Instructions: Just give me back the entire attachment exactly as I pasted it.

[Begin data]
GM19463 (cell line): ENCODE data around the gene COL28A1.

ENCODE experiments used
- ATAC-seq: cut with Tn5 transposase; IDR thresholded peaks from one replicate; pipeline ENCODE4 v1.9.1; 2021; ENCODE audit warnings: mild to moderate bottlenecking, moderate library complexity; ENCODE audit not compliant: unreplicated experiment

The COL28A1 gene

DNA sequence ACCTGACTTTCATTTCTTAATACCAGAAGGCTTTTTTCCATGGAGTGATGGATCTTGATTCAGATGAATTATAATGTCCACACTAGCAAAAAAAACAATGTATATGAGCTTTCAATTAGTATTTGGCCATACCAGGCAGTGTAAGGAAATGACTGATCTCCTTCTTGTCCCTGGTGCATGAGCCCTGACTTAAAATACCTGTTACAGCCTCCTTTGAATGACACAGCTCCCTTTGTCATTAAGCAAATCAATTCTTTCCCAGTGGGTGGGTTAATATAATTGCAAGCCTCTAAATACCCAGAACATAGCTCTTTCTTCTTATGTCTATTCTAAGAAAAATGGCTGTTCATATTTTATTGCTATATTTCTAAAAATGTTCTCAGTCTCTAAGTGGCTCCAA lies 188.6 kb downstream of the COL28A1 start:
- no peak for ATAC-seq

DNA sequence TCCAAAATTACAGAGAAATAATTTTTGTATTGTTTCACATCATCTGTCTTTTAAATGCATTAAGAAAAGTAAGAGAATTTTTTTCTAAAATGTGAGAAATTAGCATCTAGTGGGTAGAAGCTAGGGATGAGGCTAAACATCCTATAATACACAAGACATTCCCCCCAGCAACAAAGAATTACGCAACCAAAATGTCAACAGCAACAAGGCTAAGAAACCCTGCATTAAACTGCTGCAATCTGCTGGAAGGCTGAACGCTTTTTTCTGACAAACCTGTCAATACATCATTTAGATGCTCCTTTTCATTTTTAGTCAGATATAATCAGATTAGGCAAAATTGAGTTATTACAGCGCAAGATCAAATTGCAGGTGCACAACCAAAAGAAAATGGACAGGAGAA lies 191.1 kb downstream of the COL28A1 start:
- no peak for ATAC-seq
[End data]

GM19463 (cell line): ENCODE data around the gene COL28A1.

ENCODE experiments used
- ATAC-seq: cut with Tn5 transposase; IDR thresholded peaks from one replicate; pipeline ENCODE4 v1.9.1; 2021; ENCODE audit warnings: mild to moderate bottlenecking, moderate library complexity; ENCODE audit not compliant: unreplicated experiment

The COL28A1 gene

DNA sequence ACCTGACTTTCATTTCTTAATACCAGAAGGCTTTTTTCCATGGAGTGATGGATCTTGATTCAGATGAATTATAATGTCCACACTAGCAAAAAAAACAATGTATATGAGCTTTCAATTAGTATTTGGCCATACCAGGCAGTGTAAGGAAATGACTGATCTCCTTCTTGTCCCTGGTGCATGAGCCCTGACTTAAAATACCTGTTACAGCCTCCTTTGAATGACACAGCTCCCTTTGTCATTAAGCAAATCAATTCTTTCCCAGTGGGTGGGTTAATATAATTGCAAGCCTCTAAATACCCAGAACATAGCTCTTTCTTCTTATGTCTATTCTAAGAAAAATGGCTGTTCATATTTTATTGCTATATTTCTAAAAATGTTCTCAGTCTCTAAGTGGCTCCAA lies 188.6 kb downstream of the COL28A1 start:
- no peak for ATAC-seq

DNA sequence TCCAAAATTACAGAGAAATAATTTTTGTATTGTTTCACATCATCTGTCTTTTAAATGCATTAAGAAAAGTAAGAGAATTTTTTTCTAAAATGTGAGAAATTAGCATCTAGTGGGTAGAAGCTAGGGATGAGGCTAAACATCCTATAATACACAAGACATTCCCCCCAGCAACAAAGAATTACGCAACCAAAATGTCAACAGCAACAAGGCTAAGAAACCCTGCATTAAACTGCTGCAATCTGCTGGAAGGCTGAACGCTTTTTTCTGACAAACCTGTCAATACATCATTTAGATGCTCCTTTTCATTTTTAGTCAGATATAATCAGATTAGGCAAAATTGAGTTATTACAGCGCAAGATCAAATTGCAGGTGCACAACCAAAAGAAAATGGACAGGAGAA lies 191.1 kb downstream of the COL28A1 start:
- no peak for ATAC-seq